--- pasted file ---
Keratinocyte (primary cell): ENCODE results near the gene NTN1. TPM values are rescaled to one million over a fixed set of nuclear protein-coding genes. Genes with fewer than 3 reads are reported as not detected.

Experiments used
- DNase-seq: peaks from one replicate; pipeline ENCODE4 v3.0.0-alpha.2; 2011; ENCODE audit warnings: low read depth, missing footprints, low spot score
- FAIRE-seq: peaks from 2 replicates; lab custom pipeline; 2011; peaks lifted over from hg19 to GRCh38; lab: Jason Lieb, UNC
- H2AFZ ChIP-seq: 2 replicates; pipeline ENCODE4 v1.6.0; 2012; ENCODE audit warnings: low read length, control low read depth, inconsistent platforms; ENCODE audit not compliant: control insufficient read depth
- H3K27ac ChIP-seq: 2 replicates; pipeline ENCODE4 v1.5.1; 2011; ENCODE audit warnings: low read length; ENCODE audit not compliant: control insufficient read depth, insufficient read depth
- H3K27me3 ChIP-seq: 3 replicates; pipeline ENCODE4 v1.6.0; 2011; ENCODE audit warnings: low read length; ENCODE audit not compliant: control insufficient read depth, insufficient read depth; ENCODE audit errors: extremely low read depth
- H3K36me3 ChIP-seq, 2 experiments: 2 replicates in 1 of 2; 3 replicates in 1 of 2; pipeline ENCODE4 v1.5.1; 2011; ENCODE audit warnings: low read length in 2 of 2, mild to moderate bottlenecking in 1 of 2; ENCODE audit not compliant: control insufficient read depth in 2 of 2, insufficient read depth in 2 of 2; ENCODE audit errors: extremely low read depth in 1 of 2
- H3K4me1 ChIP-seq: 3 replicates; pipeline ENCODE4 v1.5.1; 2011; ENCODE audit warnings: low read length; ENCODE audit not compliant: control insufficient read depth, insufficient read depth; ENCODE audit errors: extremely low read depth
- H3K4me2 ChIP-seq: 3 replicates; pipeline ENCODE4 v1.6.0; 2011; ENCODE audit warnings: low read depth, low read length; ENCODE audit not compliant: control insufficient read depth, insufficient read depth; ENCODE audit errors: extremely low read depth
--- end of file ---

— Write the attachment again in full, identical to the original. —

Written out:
Keratinocyte (primary cell): ENCODE results near the gene NTN1. TPM values are rescaled to one million over a fixed set of nuclear protein-coding genes. Genes with fewer than 3 reads are reported as not detected.

Experiments used
- DNase-seq: peaks from one replicate; pipeline ENCODE4 v3.0.0-alpha.2; 2011; ENCODE audit warnings: low read depth, missing footprints, low spot score
- FAIRE-seq: peaks from 2 replicates; lab custom pipeline; 2011; peaks lifted over from hg19 to GRCh38; lab: Jason Lieb, UNC
- H2AFZ ChIP-seq: 2 replicates; pipeline ENCODE4 v1.6.0; 2012; ENCODE audit warnings: low read length, control low read depth, inconsistent platforms; ENCODE audit not compliant: control insufficient read depth
- H3K27ac ChIP-seq: 2 replicates; pipeline ENCODE4 v1.5.1; 2011; ENCODE audit warnings: low read length; ENCODE audit not compliant: control insufficient read depth, insufficient read depth
- H3K27me3 ChIP-seq: 3 replicates; pipeline ENCODE4 v1.6.0; 2011; ENCODE audit warnings: low read length; ENCODE audit not compliant: control insufficient read depth, insufficient read depth; ENCODE audit errors: extremely low read depth
- H3K36me3 ChIP-seq, 2 experiments: 2 replicates in 1 of 2; 3 replicates in 1 of 2; pipeline ENCODE4 v1.5.1; 2011; ENCODE audit warnings: low read length in 2 of 2, mild to moderate bottlenecking in 1 of 2; ENCODE audit not compliant: control insufficient read depth in 2 of 2, insufficient read depth in 2 of 2; ENCODE audit errors: extremely low read depth in 1 of 2
- H3K4me1 ChIP-seq: 3 replicates; pipeline ENCODE4 v1.5.1; 2011; ENCODE audit warnings: low read length; ENCODE audit not compliant: control insufficient read depth, insufficient read depth; ENCODE audit errors: extremely low read depth
- H3K4me2 ChIP-seq: 3 replicates; pipeline ENCODE4 v1.6.0; 2011; ENCODE audit warnings: low read depth, low read length; ENCODE audit not compliant: control insufficient read depth, insufficient read depth; ENCODE audit errors: extremely low read depth